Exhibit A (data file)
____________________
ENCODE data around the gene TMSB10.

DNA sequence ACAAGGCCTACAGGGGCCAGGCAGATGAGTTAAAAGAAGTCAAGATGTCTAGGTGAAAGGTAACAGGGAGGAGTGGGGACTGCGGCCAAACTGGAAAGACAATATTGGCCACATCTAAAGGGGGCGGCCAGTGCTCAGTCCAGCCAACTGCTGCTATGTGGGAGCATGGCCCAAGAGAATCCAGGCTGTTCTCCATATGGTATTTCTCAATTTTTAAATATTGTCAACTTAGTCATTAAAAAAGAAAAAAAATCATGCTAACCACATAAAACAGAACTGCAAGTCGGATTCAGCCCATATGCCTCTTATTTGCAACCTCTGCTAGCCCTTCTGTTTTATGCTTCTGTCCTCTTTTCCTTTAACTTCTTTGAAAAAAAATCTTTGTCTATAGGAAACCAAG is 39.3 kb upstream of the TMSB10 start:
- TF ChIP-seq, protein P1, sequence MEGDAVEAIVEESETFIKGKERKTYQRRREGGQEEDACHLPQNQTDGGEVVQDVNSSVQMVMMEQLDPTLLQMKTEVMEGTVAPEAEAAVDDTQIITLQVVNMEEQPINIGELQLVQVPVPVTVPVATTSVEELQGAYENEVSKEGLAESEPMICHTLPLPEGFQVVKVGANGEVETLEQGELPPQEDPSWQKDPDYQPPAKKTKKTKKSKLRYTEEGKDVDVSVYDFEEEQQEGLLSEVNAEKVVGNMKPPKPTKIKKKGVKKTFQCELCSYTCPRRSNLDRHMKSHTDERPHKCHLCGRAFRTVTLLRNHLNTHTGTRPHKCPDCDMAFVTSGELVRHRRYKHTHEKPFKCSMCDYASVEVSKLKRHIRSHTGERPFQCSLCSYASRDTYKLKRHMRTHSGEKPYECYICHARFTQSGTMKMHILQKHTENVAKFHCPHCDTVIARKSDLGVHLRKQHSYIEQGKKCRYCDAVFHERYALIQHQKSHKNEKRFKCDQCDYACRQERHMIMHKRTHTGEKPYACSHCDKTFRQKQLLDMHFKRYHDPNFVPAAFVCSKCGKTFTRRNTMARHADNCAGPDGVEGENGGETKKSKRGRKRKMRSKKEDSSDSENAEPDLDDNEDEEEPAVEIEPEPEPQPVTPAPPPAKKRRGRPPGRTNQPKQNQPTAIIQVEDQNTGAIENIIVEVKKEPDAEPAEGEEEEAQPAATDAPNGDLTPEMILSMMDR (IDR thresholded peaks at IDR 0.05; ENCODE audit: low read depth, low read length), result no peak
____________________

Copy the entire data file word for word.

ENCODE data around the gene TMSB10.

DNA sequence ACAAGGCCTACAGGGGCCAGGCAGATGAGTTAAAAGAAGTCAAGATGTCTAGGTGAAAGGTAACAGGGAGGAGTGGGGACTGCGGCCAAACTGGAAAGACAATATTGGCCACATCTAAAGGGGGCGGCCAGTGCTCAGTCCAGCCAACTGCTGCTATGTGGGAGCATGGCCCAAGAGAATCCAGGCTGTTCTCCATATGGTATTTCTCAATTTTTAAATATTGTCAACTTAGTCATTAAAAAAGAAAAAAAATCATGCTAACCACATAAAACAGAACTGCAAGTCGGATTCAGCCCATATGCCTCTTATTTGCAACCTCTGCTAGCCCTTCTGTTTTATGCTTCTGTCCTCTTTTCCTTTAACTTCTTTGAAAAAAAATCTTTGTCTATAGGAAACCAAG is 39.3 kb upstream of the TMSB10 start:
- TF ChIP-seq, protein P1, sequence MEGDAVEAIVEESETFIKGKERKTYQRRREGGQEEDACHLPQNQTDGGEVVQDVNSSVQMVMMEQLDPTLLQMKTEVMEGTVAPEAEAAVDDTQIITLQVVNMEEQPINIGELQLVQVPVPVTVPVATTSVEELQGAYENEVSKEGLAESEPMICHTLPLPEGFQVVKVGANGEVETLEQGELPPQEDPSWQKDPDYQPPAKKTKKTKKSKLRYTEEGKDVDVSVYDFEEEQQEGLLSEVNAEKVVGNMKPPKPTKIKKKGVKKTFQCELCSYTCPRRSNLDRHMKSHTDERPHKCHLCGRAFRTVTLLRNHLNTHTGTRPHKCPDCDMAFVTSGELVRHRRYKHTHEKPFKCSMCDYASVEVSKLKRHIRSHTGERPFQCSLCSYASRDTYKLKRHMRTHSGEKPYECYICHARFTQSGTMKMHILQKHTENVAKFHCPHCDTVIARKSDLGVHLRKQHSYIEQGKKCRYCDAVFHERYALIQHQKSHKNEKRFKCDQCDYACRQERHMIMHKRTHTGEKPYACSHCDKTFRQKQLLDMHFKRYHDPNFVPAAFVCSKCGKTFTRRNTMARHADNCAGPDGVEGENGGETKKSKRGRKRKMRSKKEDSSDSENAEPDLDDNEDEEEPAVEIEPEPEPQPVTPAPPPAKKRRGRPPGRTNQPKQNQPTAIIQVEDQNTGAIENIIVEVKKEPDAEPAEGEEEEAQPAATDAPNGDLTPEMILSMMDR (IDR thresholded peaks at IDR 0.05; ENCODE audit: low read depth, low read length), result no peak